glue-itcom

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Sometimes I look at what I'm making and go back and look at some of the models my dad made in the 1980's. The comparison below with the clock and the valve chest plaque was just because I'm struggling to get the detail into the etching.



He etched, painted the numerals, cleaned the top surface and then silvered the dial. This clock is ~39mm high (bottom of feet to top of handle) and it works (it uses a wristwatch movement that he pulled apart and constructed on the back of the face).
 

glue-itcom

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The original image I created had a jagged edge, this is an issue with powerpoint when you shrink the size right down. The best package for creating graphics that scale and keep their form is Inkscape, an upside is it's free, the downside is it takes time to learn how to use. The first one wasn't bad, but the ferric chloride was cold and I didn't leave it long enough. However, this gives you the scale of the part. The capital letters are 1.4mm high.



I warmed the ferric chloride up, I find the easiest way is to place the bottle into a bowl of hot water.

I then etched four more plaques and I think I now have a Charles Burrell nameplate.

 

glue-itcom

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Looking in more detail at the steam valve design. The schematic looks reasonably simple. However, I've been looking at a number of references to try and improve my background knowledge of steam valve design.


My conclusions are very simple:
  1. Smooth the steam flow path.
  2. Can the valve reliably shut steam flow off completely?
  3. Does the valve provide enough control?
  4. Does the valve work at all pressures?
  5. Are all parts resistant to corrosion?
  6. Control rod must seal and still freely operate.
 

glue-itcom

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In preparation for silver soldering the phosphor bronze saddle to the boiler I've been running some coupon tests.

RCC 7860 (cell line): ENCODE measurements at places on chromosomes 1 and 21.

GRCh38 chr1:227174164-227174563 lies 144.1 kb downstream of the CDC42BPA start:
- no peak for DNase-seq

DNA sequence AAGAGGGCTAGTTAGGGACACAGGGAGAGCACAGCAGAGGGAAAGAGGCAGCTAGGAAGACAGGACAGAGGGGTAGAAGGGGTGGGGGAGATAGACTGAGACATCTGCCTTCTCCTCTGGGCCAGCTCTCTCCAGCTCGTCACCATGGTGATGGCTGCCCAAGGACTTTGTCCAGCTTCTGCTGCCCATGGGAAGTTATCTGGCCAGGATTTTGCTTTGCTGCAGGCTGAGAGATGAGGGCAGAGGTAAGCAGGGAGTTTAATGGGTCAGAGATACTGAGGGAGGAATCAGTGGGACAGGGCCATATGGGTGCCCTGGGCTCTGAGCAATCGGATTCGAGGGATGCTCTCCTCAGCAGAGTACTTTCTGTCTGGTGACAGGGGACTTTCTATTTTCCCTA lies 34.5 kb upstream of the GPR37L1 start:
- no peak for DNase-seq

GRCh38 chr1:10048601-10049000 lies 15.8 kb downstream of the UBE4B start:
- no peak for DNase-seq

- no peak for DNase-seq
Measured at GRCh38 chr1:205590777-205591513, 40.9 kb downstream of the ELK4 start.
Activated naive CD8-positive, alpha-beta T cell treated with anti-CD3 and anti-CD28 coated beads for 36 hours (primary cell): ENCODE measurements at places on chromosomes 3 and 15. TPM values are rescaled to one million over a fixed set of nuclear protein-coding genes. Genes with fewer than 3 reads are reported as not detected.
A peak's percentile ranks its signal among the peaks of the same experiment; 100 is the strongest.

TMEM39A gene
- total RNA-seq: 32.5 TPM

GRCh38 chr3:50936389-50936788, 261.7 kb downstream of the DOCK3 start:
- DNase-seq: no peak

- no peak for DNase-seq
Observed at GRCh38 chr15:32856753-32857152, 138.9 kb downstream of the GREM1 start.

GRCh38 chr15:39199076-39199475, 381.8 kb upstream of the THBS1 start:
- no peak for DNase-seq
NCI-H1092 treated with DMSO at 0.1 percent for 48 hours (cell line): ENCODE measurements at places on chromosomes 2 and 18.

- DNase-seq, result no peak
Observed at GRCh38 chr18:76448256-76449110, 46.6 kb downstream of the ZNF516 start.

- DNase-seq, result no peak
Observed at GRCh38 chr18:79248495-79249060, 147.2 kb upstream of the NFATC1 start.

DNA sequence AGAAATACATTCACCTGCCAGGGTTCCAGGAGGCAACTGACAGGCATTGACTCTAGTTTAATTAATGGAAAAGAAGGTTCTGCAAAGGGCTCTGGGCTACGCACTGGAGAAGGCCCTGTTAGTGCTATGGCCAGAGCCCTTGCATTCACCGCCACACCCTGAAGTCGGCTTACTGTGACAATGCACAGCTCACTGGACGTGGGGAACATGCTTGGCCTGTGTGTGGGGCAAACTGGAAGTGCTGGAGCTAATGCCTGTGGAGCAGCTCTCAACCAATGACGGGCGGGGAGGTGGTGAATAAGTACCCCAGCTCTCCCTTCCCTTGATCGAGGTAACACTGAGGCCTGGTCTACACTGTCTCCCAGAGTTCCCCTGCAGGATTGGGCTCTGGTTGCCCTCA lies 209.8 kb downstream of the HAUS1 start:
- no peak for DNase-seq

Effectively looking at applying silver solder in different locations on the bolted sandwich of copper and phosphor bronze.



Interestingly the silver solder happily tracks (capillary action) through the joint, including through the threaded section.



The right hand side configuration appears to have given the most complete joint. I then sectioned the joints:



You can see that on the LHS the thread of the bolt has voids where silver solder has not tracked completely through all interfaces.

Left and right hand side parts are consistent through the images, although I have had to mirror some of the images to make this consistent (this doesn't affect the results).

The plan is to run some more tests, will post these as well if just to show consistency.
 

smittman

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Hi Nigel, love your build so far. Are you going to put a sight glass on the rear of your boiler if so you could come off of it with your valve and then on to the valve box. You could still use the one coming up into your valve box straight up to the safety valve and save some precious heat loss by only running steam one way from your valve. Just a thought your build has helped lots on my build of the myfordboy traction engine. Especially making the saddle fit my boiler with a fly cutter. It saved me lots of trial and error. Thanks Dave (Smittman)
 

glue-itcom

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Hi Nigel, love your build so far. Are you going to put a sight glass on the rear of your boiler if so you could come off of it with your valve and then on to the valve box. You could still use the one coming up into your valve box straight up to the safety valve and save some precious heat loss by only running steam one way from your valve. Just a thought your build has helped lots on my build of the myfordboy traction engine. Especially making the saddle fit my boiler with a fly cutter. It saved me lots of trial and error. Thanks Dave (Smittman)
Hi Dave,
The sight glass is not easy as the firebox is separate and so I don't have water on the rear face (the boiler extends into the firebox up to the hole in the top).



I might have to fit it into the rear panel and then pipe to the boiler, but this needs some design.

My intention is to line the firebox with a ceramic to direct the heat through the boiler and reduce losses.

Pleased this is helping with the MyfordBoy engine. Cheers, Nigel